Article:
Since the Vedic period of India (at the dawn of recorded history) mantra repetition has been a scientifically replicable practice, which when persevered in, unfailingly led meditators to communion with the Absolute. The subtle harmonic vibrations of chanted mantras, both mental and vocal, act as a cleansing and purifying agent on consciousness. The yoga-rishis (seers) discovered that certain sounds brought them joy and ecstasy, some illumined the consciousness, some brought tremendous psychic powers, profound tranquillity or boundless energy, freedom from fear, or mental and physical healing.
These same mantras are still in use today. And they still evoke the same results in those who earnestly practice them. The movements of the soul we experience when listening to fine music or opera (the thrill up the spine at a certain note) is but a feeble echo of the deep nourishment engendered by these sounds. Mantras create a stable core in the centre of our beings, which vibrates in unison with the underlying life force. Thus mantra teaches us to transcend language and enter into the Universal Vibration, becoming one with the Omnipresence.
In India, it is not unusual for homeopathic doctors (as well as sages) to prescribe specific mantras instead of the usual remedies. This is not as amusing or simple as it may seem to the rational mind. For centuries witch-doctors in Africa have known that a certain frequency of drum-beat will serve to break a fever and have developed a repertoire of other rhythms to cure various physical and mental symptoms. Similar methods are used today by advanced radionic practitioners using sophisticated instruments. And even in allopathic circles, sound-therapy is beginning to be utilised in the treatment of both physical and mental problems.
It is only relatively recently in the Western world, that it has been discovered that certain music and sound-waves have the capacity to activate cellular healing when played to bodily wounds. And such sounds have been shown to promote a far speedier return to health than by orthodox methods. So it is that medical science begins to vindicate the findings of the sages of millennia ago.
What is an ordinary dose of allopathic medicine after all? It is no more than a substance composed of atomic particles in a dense state of vibration. Homeopathic medicine goes one step further. Its highly diluted remedies appear to contain nothing of the original substance, yet they are highly potentised and radiate a powerful frequency which can replicate the effects of the disease. This causes the body to throw off its illness without the effects of harmful drugs, simply by a sympathetic frequency. A sonic frequency works on a similar principle.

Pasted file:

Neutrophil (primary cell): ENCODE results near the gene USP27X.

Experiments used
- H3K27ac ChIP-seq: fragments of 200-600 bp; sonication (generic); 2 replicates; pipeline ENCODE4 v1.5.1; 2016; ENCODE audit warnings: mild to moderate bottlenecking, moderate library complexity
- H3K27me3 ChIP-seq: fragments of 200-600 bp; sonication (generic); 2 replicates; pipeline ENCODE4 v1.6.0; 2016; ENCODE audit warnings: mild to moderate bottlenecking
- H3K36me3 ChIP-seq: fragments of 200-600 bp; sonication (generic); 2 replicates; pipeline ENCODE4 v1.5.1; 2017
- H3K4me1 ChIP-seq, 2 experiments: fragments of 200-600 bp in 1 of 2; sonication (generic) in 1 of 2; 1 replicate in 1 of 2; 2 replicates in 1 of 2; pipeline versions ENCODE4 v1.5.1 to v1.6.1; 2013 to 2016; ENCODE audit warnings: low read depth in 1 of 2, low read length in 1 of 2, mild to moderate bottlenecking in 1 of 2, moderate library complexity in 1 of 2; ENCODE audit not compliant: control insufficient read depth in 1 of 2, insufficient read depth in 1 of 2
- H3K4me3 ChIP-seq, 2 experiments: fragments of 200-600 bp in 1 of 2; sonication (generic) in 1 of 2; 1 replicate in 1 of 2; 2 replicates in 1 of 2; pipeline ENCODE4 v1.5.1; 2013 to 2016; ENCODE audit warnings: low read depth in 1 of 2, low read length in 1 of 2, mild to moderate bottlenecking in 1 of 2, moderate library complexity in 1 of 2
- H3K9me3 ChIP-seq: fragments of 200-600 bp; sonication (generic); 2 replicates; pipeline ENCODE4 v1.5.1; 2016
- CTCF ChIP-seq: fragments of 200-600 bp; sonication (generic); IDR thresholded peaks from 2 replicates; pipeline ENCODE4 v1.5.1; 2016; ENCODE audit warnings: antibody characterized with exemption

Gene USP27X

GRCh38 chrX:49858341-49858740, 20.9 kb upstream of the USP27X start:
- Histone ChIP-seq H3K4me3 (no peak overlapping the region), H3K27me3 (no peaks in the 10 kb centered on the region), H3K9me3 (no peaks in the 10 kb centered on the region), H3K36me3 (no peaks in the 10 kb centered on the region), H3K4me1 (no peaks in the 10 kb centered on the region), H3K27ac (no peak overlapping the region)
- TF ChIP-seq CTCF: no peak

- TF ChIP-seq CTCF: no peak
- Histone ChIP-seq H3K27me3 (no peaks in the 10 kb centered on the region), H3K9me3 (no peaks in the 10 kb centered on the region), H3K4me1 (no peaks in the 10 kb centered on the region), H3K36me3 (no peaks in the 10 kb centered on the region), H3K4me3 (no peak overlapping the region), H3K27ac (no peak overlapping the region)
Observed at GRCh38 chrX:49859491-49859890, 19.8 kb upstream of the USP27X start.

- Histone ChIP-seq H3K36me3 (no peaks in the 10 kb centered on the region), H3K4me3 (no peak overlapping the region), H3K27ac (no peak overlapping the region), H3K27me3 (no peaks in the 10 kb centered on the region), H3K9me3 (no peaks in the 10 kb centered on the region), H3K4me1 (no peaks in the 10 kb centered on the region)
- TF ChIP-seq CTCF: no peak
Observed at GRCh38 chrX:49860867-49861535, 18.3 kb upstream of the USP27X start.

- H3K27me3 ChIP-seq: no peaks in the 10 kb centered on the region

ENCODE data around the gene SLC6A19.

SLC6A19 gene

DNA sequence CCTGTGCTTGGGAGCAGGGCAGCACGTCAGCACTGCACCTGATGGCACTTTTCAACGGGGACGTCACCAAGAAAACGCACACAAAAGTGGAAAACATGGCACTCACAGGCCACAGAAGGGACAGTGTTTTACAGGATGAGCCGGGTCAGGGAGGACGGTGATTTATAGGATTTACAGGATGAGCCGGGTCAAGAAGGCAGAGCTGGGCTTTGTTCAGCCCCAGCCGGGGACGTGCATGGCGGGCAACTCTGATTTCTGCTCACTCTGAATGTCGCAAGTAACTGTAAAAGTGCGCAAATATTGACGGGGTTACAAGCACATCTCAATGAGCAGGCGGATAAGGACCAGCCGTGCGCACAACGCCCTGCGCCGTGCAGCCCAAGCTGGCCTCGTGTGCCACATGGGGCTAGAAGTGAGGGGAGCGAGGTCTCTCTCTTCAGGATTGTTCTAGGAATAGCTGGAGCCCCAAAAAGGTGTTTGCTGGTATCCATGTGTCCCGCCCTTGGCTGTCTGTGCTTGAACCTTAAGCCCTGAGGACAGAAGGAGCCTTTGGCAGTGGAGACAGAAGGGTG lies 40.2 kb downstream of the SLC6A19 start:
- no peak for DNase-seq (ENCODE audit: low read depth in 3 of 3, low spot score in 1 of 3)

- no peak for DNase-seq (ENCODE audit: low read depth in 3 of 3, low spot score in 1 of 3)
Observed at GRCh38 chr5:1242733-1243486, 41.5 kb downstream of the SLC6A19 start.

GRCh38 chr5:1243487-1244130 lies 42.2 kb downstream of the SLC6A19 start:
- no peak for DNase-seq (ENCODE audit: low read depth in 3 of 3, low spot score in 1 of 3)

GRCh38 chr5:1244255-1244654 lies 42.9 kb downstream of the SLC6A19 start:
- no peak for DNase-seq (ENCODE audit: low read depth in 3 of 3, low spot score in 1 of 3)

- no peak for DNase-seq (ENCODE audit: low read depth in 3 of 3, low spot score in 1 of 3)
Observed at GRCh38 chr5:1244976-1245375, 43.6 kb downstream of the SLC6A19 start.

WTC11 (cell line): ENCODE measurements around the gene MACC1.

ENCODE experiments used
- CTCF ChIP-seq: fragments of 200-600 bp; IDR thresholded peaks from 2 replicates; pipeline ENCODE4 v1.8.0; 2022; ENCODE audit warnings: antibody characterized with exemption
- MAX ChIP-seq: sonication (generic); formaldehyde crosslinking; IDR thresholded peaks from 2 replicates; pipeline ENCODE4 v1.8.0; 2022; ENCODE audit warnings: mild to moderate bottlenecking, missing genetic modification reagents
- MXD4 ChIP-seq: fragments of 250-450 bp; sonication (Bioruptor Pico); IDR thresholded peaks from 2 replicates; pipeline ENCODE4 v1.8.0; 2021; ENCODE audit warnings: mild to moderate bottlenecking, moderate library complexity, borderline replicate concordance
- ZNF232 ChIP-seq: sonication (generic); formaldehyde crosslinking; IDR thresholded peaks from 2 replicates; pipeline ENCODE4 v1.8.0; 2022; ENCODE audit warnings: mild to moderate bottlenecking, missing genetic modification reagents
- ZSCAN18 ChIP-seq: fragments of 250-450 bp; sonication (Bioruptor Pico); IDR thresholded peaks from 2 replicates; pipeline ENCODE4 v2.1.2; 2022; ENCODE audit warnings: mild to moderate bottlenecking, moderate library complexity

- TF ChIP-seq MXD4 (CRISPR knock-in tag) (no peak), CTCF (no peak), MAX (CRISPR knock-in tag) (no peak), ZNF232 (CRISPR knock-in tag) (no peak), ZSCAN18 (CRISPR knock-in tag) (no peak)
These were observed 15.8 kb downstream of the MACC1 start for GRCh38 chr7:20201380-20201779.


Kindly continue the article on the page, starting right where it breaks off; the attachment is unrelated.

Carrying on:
Musical and medical researchers Fabian Maman and Helen Grimal experimented on cancer cells in the laboratory of Jussieu University (Paris) and found that certain repetitive sounds played on musical instruments to cancer cells will gradually cause them to disintegrate. Eventually they discovered that the human voice pitched to the musical scale destroyed the cancer cells even quicker. This is a fascinating breakthrough, for all involved in sound-work. Over the past few years, having had several cancer patients in my workshops, I have begun to receive letters from those who have been able to avoid operations after the effects of a workshop. One lady who was due for a mastectomy soon after a mantra workshop found the malignant growth had diminished after the five days of chanting, so that the operation was deemed unnecessary. Many years later she is still chanting and whole. Another woman had cancer of the throat. She was barely able to speak, yet had a remission and stabilisation with improved ability to speak afterwards. Clearly something powerful is in operation here.
No wonder newspaper articles have trumpeted how singing in the bath has a positive effect on health! How much more effective the living sound of one's own voice using time-hallowed mantras can be in toning the cells with the repetitive vibration of healing. Mantra is known for its vibrant pulsation of subtle healing frequencies which purify both mind and body. Because of its capacity to resonate in consciousness, it is considered by the great sages as the most efficacious method of unburdening the subconscious and cleansing it of residual traumas. As many cancers can be traced back to unfelt feelings blocked in childhood, mantra (with its internal massage of rigid cellular structures) often allows such frozen pains and tears to be released. On occasion even traumas of previous lifetimes have been experienced following a mantra session, allowing students to relive and release past-life memories which previously created hidden tensions in the body.
Although it is helpful to have practised some form of yoga before beginning with mantra, it is by no means a prerequisite. Anyone can benefit from the vibrations. Less active newcomers to yoga generally take to it like ducks to water! While some find its ‘spring-cleaning’ effect on the psyche allows their long-blocked feelings to arise and be dissolved in emotional release, others find in mantra an immediate sense of ‘coming-home’, of being ‘cuddled by the universe’, or a supportive joy in deep meditation. At the very least, it is a wondrous relief for the over-burdened mind.
Mantra has the blossoming of the heart as its central experience.
Copyright © 2001 MUZ MURRAY